It’s not a championship if it doesn’t come down to the very last thread of the wire, not if you’re a soccer team from L.A.
On Nov. 5, LAFC won its first MLS title by turning the championship match against Philadelphia Union into a Hollywood drama, winning on penalty kicks after Gareth Bale’s thunderous 128th-minute equalizing header tied the match, 3-3.
Exactly one month later, the UCLA women’s soccer team was like: WE CAN DO THAT TOO.
The Bruins claimed their program’s second NCAA championship Monday – and their school’s 120th – by beating perennial power North Carolina, 3-2, in a wild match scripted by the same screenwriters who brought you LAFC’s fireworks.
On a cool night in Cary, N.C., the Bruins (22-2-1) became the first team in Women’s College Cup history to erase a two-goal deficit to win the national title.
And those two goals to tie it were late arriving, coming with the vise tightening, off Lexi Wright’s right foot in the 80th minute and then, with the door all but slammed shut, off Reilyn Turner’s thunderous equalizing header in the final minute.
Final minute? Final seconds!
With just 16 ticks to go, Turner scored over a heap of bodies, converting a stellar corner kick delivered by Glendora freshman Ally Lemos to tie the match at 2-2.
UCLA TIES IT UP LATE IN THE WOMEN’S COLLEGE CUP 😱 pic.twitter.com/NLAMeszYhP
— ESPN (@espn) December 6, 2022
The Bruins didn’t need penalty kicks. Nah, Santa Ana’s Maricarmen Reyes, a graduate midfielder who plays for the Mexico women’s national football team, deposited a rebound off an Ally Cook shot to give UCLA the lead and then victory in the 107th minute.
It was, according to Anson Dorrance, UNC’s legendary coach who has 21 NCAA championships and a Women’s World Cup title to his credit, “one of the greatest finals I’ve ever been involved in.”
“We never, ever, ever, ever give up,” said Turner, a junior from Aliso Viejo, on the postgame Zoom, turning to Reyes as she shared a quick exchange they’d had with their championship aspirations on life support, before Lemos’ corner.
“Mary looked a little sad,” Turner recalled. “And I was like, ‘Mary, we are not done yet. Let’s get this in.’”
Now that they finished the job they set out to this season, now they’re done.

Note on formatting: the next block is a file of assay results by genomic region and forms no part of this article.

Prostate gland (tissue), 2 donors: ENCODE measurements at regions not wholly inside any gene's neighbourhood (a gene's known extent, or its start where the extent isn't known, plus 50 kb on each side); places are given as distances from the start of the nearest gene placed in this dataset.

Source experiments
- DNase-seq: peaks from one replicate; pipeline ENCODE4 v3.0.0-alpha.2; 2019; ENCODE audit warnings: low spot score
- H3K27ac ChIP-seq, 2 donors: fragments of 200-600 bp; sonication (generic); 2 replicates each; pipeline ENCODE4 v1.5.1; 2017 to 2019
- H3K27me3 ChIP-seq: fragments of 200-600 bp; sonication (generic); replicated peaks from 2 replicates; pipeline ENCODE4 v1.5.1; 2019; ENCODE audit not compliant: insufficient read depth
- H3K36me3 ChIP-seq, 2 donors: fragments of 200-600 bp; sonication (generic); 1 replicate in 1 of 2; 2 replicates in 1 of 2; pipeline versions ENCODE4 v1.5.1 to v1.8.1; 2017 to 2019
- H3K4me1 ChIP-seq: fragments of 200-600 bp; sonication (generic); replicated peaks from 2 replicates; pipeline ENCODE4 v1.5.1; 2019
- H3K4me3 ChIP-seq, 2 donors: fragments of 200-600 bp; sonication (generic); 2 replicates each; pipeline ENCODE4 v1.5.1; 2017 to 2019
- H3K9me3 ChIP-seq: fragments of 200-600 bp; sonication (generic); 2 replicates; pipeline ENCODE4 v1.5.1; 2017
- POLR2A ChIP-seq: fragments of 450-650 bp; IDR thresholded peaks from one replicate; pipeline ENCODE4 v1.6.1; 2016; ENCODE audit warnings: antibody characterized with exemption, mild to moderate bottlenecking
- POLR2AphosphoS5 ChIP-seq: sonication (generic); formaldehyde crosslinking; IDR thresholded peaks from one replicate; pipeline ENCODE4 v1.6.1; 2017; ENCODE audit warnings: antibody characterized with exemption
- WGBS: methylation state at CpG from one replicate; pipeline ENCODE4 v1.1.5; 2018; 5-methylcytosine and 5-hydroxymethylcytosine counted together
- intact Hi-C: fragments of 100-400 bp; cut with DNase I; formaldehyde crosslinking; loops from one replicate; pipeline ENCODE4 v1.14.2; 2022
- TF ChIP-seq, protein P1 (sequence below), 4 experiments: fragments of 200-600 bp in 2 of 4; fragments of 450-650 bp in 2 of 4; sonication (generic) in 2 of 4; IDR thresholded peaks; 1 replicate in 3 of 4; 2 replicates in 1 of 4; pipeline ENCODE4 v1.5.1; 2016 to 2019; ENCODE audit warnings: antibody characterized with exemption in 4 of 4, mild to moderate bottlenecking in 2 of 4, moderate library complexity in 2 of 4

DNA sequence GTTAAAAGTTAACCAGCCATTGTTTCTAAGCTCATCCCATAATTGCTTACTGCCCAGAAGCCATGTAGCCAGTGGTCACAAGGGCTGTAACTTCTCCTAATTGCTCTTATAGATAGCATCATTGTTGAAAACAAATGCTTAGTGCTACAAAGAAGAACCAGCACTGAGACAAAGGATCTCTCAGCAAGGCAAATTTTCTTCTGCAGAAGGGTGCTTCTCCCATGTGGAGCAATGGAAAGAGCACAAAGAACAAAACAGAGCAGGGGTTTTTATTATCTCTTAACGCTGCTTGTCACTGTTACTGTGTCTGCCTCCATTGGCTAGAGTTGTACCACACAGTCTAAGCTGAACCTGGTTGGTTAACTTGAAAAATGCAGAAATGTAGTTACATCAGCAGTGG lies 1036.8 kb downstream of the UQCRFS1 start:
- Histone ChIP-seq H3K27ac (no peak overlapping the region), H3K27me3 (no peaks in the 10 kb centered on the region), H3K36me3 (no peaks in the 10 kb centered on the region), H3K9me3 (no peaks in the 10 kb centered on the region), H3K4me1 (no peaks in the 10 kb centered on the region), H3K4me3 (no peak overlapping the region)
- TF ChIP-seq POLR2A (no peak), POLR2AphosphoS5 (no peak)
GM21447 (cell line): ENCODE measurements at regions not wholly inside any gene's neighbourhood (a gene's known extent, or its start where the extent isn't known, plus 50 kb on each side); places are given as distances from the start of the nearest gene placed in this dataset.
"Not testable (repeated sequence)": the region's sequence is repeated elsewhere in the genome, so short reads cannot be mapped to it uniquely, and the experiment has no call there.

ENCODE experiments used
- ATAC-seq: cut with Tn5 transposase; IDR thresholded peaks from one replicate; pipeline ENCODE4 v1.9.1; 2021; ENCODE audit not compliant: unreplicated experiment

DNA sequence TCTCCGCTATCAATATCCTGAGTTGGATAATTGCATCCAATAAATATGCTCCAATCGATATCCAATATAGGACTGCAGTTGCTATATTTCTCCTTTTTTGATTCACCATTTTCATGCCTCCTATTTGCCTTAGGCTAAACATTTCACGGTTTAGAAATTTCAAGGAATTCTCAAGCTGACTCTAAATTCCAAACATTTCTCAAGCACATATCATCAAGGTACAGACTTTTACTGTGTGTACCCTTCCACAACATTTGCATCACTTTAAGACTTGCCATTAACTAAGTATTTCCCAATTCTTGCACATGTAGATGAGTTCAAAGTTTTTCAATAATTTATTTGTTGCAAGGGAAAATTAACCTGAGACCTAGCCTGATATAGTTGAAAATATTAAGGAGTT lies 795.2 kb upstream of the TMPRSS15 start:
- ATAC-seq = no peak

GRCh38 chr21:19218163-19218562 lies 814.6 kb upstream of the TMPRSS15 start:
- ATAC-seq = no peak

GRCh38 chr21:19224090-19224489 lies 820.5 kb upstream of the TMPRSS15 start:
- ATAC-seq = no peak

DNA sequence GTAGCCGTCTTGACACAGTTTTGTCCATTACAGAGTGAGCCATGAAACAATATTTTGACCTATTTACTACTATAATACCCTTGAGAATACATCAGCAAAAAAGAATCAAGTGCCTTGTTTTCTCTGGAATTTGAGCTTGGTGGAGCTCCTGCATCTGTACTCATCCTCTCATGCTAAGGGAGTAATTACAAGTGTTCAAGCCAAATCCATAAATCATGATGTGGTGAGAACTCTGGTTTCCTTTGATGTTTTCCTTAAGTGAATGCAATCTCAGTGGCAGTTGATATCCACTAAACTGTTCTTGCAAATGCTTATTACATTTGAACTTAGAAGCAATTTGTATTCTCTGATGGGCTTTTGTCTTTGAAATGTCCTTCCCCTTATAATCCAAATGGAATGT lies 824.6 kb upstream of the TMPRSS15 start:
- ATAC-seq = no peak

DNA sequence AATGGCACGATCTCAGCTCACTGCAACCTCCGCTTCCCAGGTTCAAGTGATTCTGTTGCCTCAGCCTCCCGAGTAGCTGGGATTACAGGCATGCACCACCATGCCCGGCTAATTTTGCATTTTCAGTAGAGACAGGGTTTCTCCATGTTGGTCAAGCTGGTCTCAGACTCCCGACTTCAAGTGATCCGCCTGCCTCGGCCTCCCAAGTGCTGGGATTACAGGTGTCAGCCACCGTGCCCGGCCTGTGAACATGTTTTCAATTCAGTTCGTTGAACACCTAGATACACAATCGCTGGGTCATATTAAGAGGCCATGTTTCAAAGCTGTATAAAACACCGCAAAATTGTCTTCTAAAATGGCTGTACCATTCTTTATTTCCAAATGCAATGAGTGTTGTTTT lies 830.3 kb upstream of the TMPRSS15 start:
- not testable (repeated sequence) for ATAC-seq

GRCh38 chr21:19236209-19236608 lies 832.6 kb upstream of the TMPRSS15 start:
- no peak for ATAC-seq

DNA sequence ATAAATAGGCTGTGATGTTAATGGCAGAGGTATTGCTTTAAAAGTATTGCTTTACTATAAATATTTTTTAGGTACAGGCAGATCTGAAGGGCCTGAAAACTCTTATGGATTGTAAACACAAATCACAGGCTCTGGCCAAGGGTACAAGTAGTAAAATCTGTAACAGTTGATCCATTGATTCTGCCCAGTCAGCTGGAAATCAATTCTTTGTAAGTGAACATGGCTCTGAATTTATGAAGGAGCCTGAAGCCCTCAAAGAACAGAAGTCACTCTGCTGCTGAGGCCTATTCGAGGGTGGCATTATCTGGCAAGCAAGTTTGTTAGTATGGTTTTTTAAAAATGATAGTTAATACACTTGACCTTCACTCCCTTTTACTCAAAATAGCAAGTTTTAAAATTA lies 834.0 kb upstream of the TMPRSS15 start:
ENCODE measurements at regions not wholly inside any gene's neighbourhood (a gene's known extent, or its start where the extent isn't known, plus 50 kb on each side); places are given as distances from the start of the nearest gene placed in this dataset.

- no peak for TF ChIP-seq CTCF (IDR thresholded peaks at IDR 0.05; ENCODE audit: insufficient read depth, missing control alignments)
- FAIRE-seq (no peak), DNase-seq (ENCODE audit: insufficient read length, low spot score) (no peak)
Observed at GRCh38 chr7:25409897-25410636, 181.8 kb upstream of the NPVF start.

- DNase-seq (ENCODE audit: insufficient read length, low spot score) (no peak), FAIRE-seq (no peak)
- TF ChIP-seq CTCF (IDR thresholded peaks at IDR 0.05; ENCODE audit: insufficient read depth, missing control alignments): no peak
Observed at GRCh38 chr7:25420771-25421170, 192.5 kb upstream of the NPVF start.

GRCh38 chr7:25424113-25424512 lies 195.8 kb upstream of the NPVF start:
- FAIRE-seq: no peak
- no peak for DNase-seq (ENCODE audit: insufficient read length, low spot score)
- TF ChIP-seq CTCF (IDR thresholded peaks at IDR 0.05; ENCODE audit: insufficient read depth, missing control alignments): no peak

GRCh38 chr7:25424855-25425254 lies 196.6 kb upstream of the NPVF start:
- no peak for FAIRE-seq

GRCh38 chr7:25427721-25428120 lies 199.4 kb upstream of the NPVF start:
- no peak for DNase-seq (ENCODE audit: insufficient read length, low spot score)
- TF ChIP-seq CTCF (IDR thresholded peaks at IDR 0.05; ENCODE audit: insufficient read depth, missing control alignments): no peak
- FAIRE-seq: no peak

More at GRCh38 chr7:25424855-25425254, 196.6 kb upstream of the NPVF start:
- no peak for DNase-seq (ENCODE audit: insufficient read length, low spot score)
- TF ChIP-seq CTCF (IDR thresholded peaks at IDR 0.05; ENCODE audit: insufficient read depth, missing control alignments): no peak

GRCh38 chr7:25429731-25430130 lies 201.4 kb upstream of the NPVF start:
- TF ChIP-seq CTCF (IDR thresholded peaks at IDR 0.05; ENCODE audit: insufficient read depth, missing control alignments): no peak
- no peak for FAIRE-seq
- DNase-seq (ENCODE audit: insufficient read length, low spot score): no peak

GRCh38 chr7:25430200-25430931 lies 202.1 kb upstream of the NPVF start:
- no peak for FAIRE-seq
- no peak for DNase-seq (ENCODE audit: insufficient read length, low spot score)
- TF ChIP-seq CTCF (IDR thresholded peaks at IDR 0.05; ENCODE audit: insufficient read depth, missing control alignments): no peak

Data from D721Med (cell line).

I visited with the Bruins in September after they’d traveled to North Carolina for a tough two-game road trip and come back with upset victories over the Tar Heels and Duke, then the Nos. 1 and 2 teams in the nation.
There was something about these women that struck me. A look in their eyes. A confidence that matched the on-pitch talent evident in all the highlights I’d seen in the pair of tone-setting victories – the one against North Carolina echoing on Monday, because similarly, the Bruins rallied behind late goals from Wright and Turner.
UCLA had lost in the opening round of the NCAA Tournament the season before, and anyone could sense that still stung. They expected more and plainly said so because they knew there’s too much talent in their program drawing so heavily from the Southern California hotbed of women’s soccer for their team to have just one NCAA championship.
“I know,” Turner said then. “It’s crazy.”
When Monday ended, they had two. And they seem primed to collect a whole set under Margueritte Aozasa, who became the only first-year head coach in NCAA women’s soccer history to win a national title, as well as the fourth woman head coach and second Asian-American head coach to do it.
“Our new coaching staff really kind of took over and brought this team together,” Turner said. “Taught us discipline, teamwork, hard work until the very last second.”
Aozasa might have had her players – and the UCLA administration – believing, but she acknowledged Monday night that she wasn’t actually as assured as she let on.
“I did talk a big talk in my interview, but I wasn’t sure,” said Aozasa, whose cool demeanor on the sideline melted when the Bruins’ heroics triggered a deluge of tears – and then, after the final whistle blew, a water cooler shower.
“The whole country knew what this team was capable of, on paper. We’ve always been one of the better teams … so I knew that I, stepping in, would have the tools to work with. But obviously, I couldn’t have predicted how everything was going to come together.”
Moreover, Aozasa put pieces in the right places.
In another echo of the Bruins’ early season victories in North Carolina, when they completely changed their shape the day before they faced Duke, the Bruins made a key mid-game adjustment Monday.
After Avery Patterson scored both goals in the second half for North Carolina (20-5-1), both off far-post headers, Aozasa switched things up. It was time to take on a more aggressive shape, so she went from a 4-3-3 to a 3-4-3, despite the Bruins never having practiced it.
“Our staff likes to take risks, because the thing I hate is to go down 2-0 and not change anything,” Aozasa said. “So we went for it.”
The payoff: Another happy Hollywood ending.